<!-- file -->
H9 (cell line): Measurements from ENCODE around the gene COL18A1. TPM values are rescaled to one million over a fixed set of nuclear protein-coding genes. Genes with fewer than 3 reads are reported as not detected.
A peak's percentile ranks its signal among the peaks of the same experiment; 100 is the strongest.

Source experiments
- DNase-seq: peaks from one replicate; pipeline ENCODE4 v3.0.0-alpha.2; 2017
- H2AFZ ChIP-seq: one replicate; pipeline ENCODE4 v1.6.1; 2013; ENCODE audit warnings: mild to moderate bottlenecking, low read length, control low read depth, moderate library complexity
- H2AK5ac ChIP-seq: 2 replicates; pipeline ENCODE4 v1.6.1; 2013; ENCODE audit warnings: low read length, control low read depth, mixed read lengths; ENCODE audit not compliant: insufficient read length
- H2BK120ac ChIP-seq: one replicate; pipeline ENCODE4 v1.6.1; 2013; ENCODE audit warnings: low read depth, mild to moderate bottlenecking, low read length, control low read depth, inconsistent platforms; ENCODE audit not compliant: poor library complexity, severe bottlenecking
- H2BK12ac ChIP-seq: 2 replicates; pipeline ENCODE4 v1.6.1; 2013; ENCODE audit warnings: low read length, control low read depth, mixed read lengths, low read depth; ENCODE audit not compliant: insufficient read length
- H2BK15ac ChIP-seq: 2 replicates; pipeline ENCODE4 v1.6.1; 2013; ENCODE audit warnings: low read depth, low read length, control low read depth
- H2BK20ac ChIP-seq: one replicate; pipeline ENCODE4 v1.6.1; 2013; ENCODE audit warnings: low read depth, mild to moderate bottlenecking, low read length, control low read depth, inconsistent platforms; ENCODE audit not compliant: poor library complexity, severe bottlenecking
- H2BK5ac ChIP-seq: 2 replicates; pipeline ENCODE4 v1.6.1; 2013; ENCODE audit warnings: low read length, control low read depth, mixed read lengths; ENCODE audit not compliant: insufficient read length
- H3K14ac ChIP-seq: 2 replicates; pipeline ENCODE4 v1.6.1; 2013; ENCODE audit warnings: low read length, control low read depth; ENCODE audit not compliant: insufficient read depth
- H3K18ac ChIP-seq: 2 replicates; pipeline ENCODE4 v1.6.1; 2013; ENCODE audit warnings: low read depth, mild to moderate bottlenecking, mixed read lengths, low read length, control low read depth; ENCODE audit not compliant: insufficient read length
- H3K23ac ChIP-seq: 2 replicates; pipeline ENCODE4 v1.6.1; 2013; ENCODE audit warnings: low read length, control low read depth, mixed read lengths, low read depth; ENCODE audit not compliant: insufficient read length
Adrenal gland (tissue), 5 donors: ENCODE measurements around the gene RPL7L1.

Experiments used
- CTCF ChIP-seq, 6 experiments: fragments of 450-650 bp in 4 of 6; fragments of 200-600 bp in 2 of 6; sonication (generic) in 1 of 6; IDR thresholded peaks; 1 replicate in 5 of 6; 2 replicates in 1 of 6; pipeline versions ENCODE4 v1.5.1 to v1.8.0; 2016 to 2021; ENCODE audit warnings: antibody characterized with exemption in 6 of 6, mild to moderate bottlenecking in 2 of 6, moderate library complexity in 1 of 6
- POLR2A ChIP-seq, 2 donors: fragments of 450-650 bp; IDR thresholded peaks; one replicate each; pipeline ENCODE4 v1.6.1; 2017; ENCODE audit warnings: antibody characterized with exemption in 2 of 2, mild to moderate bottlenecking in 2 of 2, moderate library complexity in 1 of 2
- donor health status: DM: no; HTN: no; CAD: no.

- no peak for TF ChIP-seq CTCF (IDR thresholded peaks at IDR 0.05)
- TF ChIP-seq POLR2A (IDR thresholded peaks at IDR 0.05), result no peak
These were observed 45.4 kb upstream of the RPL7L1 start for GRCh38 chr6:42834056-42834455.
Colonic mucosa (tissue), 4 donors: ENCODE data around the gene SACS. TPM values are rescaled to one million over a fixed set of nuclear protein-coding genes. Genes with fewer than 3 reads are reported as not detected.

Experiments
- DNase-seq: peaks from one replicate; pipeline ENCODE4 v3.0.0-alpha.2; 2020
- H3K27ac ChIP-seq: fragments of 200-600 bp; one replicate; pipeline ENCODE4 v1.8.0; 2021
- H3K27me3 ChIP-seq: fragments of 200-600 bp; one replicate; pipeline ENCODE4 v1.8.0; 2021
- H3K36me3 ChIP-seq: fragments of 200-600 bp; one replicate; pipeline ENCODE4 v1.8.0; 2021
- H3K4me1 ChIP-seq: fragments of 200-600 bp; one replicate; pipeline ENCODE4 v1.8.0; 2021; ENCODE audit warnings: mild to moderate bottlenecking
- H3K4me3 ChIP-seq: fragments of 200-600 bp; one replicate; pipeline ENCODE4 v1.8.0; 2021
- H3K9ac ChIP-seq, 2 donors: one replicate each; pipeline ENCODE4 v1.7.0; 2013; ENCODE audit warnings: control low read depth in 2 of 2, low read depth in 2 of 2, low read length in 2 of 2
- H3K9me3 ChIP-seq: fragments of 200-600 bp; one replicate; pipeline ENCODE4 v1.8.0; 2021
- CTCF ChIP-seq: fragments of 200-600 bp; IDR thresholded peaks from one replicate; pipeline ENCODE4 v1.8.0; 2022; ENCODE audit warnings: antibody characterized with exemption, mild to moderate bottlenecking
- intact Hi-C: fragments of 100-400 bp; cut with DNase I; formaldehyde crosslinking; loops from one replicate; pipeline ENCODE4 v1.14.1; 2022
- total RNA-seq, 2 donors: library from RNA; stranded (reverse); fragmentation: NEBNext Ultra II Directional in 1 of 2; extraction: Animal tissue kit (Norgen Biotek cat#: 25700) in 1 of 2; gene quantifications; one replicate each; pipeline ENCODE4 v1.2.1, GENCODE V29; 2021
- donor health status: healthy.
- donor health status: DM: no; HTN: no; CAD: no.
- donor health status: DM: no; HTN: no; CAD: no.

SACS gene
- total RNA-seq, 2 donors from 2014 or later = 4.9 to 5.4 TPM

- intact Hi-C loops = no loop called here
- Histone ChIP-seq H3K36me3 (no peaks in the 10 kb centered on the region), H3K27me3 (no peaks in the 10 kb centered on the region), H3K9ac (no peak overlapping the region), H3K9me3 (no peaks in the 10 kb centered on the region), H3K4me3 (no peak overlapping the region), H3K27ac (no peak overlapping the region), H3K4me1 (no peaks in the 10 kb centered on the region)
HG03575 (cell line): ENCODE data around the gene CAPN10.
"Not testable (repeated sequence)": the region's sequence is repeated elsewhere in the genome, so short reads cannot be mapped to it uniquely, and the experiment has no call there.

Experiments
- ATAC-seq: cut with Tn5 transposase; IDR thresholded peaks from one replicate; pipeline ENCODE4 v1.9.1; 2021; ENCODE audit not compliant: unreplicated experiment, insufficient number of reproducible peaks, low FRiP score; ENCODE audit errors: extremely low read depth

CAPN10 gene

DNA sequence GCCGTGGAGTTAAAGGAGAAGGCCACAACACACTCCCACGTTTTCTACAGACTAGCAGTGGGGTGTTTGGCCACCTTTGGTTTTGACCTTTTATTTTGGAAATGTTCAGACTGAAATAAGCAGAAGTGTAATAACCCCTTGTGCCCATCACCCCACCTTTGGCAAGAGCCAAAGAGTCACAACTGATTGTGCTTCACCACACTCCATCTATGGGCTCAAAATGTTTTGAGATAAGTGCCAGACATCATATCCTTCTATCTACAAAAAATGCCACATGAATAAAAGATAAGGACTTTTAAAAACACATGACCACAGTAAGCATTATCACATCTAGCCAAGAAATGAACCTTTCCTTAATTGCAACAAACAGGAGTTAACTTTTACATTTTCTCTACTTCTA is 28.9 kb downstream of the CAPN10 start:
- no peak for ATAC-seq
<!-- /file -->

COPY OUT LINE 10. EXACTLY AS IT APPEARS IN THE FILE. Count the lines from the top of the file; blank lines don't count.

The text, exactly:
- H2BK20ac ChIP-seq: one replicate; pipeline ENCODE4 v1.6.1; 2013; ENCODE audit warnings: low read depth, mild to moderate bottlenecking, low read length, control low read depth, inconsistent platforms; ENCODE audit not compliant: poor library complexity, severe bottlenecking